I wanted to write about this stuff and I remember I had a ding dong row about with my dad who was absolutely clear that I had no right to comment until I'd been out there and properly done it. I'm so glad he won his point.

In my first three years of teaching - while I was still responsibility free - I took on a volunteer role for the British Council supporting the introduction of computers into teaching there. It just so happened that the British Council were looking for a new vision at that time and I was able to influence those discussions to push for them supporting British schools in twinning with schools around the world (based on the vision of direct person to person linking created through the post war European town twinning program but ICT based).

Now I see that project advertised on the telly and I've watched my son's assembly on his school's twin school in Ghana - where his teacher has taught and has gathered video and pictures of the real lives of children his age to add to their internet research.

How would that have been possible if I had not been a teacher?

But there's no hurry Ben - enjoy your freedom. Rather than interning have you thought of temping? It was probably easier for me as a girl but I loved the warts and all insights I got into directors' lives. I chose to work my way across the city and many key institutions in London as an invisible temp secretary. Nobody suspected I was a Cambridge graduate in management analysing their managerial styles and corporate cultures. :) Great stuff. Oh and I went and taught EFL in Hong Kong as well - teaching young children English with songs, crafts and games. It was great. I could have taught secondary maths but I knew I was going to do that in the long term anyway so I chose the interesting option out there and worked in an entirely Chinese environment.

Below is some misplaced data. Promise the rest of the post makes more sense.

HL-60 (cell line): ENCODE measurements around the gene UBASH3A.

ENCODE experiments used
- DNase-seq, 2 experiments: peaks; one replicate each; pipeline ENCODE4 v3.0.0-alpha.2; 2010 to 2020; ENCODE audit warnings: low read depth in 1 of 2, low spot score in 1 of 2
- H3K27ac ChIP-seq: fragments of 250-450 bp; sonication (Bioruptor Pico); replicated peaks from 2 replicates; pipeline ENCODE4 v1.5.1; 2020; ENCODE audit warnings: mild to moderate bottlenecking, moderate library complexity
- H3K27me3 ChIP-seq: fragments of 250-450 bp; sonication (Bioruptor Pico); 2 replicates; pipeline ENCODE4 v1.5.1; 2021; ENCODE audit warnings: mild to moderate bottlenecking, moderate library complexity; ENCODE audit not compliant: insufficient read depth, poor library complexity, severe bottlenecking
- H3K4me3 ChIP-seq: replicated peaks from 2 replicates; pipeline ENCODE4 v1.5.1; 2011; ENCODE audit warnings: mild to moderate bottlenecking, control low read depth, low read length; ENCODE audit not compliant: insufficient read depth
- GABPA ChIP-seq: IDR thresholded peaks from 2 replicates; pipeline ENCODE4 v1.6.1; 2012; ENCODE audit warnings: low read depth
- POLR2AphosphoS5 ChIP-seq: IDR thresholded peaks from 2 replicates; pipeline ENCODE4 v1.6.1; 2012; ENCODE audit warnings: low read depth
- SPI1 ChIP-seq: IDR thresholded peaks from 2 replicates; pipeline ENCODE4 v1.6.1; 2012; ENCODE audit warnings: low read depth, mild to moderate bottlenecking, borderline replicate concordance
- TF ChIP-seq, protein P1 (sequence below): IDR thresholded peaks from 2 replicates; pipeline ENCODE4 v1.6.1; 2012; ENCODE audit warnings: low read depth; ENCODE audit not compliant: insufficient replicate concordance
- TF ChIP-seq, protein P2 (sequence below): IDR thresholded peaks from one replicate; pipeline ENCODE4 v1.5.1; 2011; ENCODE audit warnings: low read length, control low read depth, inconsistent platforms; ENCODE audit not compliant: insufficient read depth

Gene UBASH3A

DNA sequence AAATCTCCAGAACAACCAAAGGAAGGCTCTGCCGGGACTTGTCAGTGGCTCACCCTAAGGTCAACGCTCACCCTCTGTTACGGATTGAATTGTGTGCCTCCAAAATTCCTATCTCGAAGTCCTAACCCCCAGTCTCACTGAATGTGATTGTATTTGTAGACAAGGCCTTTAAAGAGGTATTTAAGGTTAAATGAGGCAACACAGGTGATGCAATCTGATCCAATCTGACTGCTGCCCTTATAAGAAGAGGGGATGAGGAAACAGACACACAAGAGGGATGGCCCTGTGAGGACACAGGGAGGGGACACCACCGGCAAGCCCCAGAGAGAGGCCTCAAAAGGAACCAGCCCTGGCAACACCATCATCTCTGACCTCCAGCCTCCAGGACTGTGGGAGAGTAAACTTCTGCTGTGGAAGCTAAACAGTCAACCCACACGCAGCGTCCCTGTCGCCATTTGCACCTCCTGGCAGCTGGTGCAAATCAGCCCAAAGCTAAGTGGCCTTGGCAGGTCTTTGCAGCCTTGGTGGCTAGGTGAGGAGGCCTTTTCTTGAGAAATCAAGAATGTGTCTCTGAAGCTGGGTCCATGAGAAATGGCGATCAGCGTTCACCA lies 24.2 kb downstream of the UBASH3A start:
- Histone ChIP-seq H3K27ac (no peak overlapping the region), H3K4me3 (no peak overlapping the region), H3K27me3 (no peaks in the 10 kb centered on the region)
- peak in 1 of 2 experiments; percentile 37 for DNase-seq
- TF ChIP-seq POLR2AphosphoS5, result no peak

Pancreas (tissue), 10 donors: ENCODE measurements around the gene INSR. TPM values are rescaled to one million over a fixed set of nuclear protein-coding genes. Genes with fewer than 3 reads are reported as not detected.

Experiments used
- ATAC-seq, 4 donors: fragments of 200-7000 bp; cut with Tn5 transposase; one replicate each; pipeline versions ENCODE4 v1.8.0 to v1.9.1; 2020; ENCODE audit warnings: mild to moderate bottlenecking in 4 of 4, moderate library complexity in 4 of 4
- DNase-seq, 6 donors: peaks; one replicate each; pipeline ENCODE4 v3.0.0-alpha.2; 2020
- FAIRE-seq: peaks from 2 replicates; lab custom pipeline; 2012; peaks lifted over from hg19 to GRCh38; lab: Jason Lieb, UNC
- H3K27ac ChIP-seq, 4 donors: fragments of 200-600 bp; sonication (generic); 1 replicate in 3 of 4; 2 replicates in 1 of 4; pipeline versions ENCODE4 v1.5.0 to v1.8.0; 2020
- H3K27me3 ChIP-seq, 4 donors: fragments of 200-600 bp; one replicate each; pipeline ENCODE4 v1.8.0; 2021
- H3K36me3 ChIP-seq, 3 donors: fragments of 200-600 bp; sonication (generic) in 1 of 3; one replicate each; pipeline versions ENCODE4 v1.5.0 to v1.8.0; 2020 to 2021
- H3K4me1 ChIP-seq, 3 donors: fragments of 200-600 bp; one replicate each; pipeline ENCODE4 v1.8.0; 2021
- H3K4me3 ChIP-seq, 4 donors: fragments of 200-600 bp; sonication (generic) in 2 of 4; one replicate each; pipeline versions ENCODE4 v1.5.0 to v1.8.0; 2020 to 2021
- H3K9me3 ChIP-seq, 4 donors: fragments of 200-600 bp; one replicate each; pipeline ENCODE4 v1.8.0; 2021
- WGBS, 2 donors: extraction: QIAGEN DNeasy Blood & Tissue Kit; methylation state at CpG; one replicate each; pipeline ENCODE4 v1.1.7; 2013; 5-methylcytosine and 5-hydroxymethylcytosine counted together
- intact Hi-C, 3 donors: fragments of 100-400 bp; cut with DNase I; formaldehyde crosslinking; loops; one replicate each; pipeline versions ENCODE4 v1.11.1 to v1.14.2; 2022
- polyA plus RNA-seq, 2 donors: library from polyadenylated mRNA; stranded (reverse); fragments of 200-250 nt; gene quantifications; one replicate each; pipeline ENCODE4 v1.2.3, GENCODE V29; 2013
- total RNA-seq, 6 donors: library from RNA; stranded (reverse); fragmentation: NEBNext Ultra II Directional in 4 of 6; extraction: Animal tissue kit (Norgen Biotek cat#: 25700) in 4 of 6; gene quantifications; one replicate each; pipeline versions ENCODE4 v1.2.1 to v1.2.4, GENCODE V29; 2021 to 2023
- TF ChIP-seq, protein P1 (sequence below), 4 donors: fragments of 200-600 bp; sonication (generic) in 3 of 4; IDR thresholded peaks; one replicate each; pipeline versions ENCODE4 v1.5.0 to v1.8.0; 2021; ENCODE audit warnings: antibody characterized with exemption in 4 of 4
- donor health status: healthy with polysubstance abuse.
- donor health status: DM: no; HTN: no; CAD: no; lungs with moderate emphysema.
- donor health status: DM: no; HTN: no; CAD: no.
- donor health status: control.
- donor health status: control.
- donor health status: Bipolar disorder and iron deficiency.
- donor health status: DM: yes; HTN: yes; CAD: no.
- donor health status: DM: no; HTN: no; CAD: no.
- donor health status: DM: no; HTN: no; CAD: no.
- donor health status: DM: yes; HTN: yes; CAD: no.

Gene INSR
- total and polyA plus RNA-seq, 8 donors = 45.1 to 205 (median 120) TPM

Have fun!

Rebecca Hanson's picture
Mon, 16/04/2012 - 10:11

One other think I'd like to recommend for you Ben is that at this stay you read biographies of people who've achieved great things in education. It'll give you a really good insight into the struggles they faced and the decisions they made at your stage in life.